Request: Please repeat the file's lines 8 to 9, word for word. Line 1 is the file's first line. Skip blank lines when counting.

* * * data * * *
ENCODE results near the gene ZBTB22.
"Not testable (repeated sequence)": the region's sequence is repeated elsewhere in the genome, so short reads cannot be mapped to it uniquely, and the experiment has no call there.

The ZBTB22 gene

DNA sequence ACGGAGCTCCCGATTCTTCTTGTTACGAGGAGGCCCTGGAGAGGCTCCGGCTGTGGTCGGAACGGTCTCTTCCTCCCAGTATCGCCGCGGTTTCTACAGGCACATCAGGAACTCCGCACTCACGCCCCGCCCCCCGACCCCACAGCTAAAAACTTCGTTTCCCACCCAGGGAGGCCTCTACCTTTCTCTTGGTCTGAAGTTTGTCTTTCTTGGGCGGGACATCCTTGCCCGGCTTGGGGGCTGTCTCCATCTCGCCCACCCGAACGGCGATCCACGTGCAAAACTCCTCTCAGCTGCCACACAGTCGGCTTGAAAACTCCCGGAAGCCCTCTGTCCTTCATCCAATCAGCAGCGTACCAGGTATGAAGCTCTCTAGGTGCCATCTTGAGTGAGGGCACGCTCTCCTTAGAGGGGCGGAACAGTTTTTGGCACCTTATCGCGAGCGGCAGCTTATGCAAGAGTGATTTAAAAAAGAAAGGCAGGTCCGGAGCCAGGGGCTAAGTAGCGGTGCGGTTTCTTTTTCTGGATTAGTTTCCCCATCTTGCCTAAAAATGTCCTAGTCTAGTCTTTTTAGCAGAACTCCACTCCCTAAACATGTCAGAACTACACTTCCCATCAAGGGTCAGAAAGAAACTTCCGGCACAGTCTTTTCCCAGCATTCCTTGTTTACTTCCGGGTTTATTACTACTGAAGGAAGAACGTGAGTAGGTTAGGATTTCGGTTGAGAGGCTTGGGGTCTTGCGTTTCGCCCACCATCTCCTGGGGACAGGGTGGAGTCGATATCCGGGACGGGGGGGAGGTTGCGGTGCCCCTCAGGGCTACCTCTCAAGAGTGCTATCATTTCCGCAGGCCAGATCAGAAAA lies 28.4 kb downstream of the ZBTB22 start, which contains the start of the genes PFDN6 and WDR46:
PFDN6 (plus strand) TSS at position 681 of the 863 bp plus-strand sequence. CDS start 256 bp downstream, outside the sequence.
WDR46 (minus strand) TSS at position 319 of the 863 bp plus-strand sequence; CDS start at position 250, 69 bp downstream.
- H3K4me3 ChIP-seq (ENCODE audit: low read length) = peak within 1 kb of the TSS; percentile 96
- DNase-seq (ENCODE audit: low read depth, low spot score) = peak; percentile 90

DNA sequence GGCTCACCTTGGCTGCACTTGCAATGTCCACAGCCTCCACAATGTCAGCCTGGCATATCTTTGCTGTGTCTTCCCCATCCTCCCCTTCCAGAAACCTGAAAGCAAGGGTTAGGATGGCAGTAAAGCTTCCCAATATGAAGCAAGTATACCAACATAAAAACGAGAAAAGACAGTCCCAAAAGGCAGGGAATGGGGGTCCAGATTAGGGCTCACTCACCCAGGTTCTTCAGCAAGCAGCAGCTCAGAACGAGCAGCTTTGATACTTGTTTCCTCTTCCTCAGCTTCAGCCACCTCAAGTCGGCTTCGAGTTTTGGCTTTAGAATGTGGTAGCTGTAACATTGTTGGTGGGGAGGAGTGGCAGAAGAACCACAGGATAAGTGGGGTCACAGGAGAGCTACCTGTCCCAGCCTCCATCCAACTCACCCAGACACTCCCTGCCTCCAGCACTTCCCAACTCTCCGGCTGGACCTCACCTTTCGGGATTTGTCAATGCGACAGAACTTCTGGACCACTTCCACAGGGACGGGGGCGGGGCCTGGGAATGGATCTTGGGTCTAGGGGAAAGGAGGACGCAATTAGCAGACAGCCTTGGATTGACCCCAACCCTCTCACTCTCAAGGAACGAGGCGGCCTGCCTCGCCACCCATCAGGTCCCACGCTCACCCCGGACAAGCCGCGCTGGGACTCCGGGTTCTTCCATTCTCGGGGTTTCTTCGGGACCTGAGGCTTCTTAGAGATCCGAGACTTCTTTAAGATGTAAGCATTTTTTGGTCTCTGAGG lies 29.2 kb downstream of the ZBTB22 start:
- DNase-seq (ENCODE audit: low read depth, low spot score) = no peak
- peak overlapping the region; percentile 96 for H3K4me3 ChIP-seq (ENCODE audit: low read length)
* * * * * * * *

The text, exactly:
- DNase-seq (ENCODE audit: low read depth, low spot score) = peak; percentile 90

DNA sequence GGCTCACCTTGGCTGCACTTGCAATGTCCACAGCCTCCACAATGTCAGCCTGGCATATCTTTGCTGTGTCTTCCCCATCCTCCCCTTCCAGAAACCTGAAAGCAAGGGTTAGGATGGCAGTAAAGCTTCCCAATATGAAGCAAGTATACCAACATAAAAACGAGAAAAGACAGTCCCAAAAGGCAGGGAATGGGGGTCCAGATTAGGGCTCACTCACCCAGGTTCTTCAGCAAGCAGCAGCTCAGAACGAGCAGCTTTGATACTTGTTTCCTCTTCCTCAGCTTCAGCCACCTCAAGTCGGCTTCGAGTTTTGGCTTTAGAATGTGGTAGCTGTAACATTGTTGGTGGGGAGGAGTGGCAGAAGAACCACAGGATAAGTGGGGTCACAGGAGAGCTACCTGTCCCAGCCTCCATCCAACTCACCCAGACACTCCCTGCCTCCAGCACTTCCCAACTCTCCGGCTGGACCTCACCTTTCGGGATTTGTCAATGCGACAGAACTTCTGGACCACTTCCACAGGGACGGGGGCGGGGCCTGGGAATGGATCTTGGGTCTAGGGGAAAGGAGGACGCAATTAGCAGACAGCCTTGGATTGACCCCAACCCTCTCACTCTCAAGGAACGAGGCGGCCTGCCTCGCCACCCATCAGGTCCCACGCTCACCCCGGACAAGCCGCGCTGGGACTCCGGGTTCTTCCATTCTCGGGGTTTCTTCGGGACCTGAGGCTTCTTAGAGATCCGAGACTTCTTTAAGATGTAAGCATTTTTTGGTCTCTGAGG lies 29.2 kb downstream of the ZBTB22 start: